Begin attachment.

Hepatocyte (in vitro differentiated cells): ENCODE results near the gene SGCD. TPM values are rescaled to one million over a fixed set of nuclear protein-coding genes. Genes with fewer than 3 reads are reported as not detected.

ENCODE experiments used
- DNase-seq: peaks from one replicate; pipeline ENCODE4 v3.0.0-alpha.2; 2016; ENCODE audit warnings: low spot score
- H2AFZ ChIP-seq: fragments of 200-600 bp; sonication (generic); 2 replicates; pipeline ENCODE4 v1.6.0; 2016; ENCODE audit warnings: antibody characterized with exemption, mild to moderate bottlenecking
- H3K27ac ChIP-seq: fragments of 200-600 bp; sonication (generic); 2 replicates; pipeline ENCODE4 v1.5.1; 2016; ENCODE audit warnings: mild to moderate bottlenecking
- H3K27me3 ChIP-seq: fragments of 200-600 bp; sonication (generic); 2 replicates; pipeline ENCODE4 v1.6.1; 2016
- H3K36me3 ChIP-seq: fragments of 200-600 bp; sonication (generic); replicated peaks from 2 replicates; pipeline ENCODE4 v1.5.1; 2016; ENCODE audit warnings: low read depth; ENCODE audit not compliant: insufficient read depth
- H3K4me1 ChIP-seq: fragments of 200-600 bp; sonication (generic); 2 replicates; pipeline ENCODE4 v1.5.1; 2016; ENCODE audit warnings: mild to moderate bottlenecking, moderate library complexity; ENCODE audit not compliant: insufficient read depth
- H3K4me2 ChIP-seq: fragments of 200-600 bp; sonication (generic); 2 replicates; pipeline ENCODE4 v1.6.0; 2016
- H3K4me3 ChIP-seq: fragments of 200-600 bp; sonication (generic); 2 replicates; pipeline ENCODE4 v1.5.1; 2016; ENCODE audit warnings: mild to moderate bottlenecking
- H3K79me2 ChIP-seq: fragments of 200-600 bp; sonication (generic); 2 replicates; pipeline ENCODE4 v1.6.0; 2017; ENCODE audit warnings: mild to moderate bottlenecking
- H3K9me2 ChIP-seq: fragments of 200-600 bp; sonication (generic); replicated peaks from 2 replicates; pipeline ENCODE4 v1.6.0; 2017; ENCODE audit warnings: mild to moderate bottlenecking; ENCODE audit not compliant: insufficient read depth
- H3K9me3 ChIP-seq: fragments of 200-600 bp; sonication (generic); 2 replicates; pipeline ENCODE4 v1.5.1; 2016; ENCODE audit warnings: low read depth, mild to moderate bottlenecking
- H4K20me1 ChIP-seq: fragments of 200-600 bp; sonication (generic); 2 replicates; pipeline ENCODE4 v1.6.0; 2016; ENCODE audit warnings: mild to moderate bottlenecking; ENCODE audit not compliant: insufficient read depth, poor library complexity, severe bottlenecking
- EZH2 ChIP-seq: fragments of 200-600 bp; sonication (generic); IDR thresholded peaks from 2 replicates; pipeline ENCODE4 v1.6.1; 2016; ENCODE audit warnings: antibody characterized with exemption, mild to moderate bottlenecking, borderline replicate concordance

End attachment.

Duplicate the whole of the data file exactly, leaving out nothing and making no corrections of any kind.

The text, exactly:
Hepatocyte (in vitro differentiated cells): ENCODE results near the gene SGCD. TPM values are rescaled to one million over a fixed set of nuclear protein-coding genes. Genes with fewer than 3 reads are reported as not detected.

ENCODE experiments used
- DNase-seq: peaks from one replicate; pipeline ENCODE4 v3.0.0-alpha.2; 2016; ENCODE audit warnings: low spot score
- H2AFZ ChIP-seq: fragments of 200-600 bp; sonication (generic); 2 replicates; pipeline ENCODE4 v1.6.0; 2016; ENCODE audit warnings: antibody characterized with exemption, mild to moderate bottlenecking
- H3K27ac ChIP-seq: fragments of 200-600 bp; sonication (generic); 2 replicates; pipeline ENCODE4 v1.5.1; 2016; ENCODE audit warnings: mild to moderate bottlenecking
- H3K27me3 ChIP-seq: fragments of 200-600 bp; sonication (generic); 2 replicates; pipeline ENCODE4 v1.6.1; 2016
- H3K36me3 ChIP-seq: fragments of 200-600 bp; sonication (generic); replicated peaks from 2 replicates; pipeline ENCODE4 v1.5.1; 2016; ENCODE audit warnings: low read depth; ENCODE audit not compliant: insufficient read depth
- H3K4me1 ChIP-seq: fragments of 200-600 bp; sonication (generic); 2 replicates; pipeline ENCODE4 v1.5.1; 2016; ENCODE audit warnings: mild to moderate bottlenecking, moderate library complexity; ENCODE audit not compliant: insufficient read depth
- H3K4me2 ChIP-seq: fragments of 200-600 bp; sonication (generic); 2 replicates; pipeline ENCODE4 v1.6.0; 2016
- H3K4me3 ChIP-seq: fragments of 200-600 bp; sonication (generic); 2 replicates; pipeline ENCODE4 v1.5.1; 2016; ENCODE audit warnings: mild to moderate bottlenecking
- H3K79me2 ChIP-seq: fragments of 200-600 bp; sonication (generic); 2 replicates; pipeline ENCODE4 v1.6.0; 2017; ENCODE audit warnings: mild to moderate bottlenecking
- H3K9me2 ChIP-seq: fragments of 200-600 bp; sonication (generic); replicated peaks from 2 replicates; pipeline ENCODE4 v1.6.0; 2017; ENCODE audit warnings: mild to moderate bottlenecking; ENCODE audit not compliant: insufficient read depth
- H3K9me3 ChIP-seq: fragments of 200-600 bp; sonication (generic); 2 replicates; pipeline ENCODE4 v1.5.1; 2016; ENCODE audit warnings: low read depth, mild to moderate bottlenecking
- H4K20me1 ChIP-seq: fragments of 200-600 bp; sonication (generic); 2 replicates; pipeline ENCODE4 v1.6.0; 2016; ENCODE audit warnings: mild to moderate bottlenecking; ENCODE audit not compliant: insufficient read depth, poor library complexity, severe bottlenecking
- EZH2 ChIP-seq: fragments of 200-600 bp; sonication (generic); IDR thresholded peaks from 2 replicates; pipeline ENCODE4 v1.6.1; 2016; ENCODE audit warnings: antibody characterized with exemption, mild to moderate bottlenecking, borderline replicate concordance